Joff Wild

Issue 85 of IAM is now online and available to subscribers. The cover story this time around focuses on the wide range of corporate cultures prevalent in Asian technology companies and why it is important for deal makers to understand what these are. Our Asia-Pacific editor Jacob Schindler spoke to senior in-house managers, as well as a number of third-party advisers and intermediaries, to get their take on the value of understanding how an IP-based transaction might be viewed and sold inside such businesses. The fact that they have such different ways of doing things and very distinct outlooks will affect their willingness to sit down to negotiate, as well as what they are after. One size certainly does not fit all; even in the same country different companies will have very different ways of seeing the same kind of issues. You will only flourish as a deal maker in Asia if you realise this.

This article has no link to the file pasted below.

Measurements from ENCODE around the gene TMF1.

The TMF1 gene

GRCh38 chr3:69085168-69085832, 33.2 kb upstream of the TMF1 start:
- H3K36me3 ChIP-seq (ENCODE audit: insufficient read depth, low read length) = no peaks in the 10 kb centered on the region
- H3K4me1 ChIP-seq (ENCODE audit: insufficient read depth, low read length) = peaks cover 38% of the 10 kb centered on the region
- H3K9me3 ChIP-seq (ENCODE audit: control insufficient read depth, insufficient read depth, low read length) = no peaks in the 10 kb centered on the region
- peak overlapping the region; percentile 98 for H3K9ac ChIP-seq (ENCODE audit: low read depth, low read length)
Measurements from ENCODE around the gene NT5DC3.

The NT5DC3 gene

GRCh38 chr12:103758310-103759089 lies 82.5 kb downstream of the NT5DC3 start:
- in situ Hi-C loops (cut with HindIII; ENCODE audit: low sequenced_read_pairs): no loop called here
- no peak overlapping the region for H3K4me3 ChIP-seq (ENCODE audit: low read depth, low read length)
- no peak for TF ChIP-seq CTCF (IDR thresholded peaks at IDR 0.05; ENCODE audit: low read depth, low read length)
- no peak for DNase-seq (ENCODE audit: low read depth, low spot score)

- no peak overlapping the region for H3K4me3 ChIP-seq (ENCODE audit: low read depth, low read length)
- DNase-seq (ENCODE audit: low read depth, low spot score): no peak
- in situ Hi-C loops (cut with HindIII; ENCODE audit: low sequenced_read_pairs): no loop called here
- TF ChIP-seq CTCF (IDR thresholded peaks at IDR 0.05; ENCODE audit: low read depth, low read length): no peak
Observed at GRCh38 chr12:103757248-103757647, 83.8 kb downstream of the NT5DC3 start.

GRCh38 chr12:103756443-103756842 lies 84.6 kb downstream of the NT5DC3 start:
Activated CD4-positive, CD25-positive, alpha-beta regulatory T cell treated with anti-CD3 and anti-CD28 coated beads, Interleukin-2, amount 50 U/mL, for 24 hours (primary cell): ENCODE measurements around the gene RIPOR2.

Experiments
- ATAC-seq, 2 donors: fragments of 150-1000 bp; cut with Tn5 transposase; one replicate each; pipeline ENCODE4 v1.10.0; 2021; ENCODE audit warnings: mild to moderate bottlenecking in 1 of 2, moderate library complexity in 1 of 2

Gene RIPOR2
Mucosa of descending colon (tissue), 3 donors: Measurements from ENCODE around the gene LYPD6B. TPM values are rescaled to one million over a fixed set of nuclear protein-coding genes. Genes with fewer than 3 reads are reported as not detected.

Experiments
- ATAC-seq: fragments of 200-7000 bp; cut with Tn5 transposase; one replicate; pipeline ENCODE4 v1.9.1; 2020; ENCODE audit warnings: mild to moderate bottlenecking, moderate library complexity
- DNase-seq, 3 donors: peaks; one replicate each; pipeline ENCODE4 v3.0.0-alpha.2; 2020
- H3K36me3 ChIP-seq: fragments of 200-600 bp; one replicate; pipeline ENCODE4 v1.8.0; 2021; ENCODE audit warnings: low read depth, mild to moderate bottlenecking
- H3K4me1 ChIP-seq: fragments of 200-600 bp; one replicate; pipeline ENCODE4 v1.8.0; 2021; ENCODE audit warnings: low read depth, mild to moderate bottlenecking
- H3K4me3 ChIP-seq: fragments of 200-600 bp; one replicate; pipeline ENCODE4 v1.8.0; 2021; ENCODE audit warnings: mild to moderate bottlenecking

Another big change over the last decade has been open source software’s emergence as the primary underpinning of so many high-tech products. But this undoubted success story has come with IP growing pains. Our North America editor Richard Lloyd explores some of these – particularly with regard to open source’s co-existence with proprietary offerings.

In mid-June senior IP value creators from around the world assembled in Ottawa to take part in the 10th annual IPBC Global. In issue 85, we report on the highlights of proceedings in the Canadian capital, including in-depth discussions on issues as diverse as what makes a world-class in-house IP group, the developing shape of the Internet of Things IP landscape, and how to maximise your chances of success in patent sales and licensing deals.

On top of that, we report on the emergence of research-based life sciences companies in India and survey the standard-essential patent landscape worldwide. Look out, too, for a feature on cyber security in the driverless cars space, as well as a plea for a more generous approach to patent monetisation from policy makers; and a guide to how to protect trade secrets on the factory floor. We also run in-depth interviews with three of 2017’s inductees into the IP Hall of Fame, along with a tribute to the fourth – Carl Horton – who died tragically young at the end of 2016.

Throw in the regulars and those of you lucky enough to be heading off on holiday this summer will have plenty to read as you soak up the sun.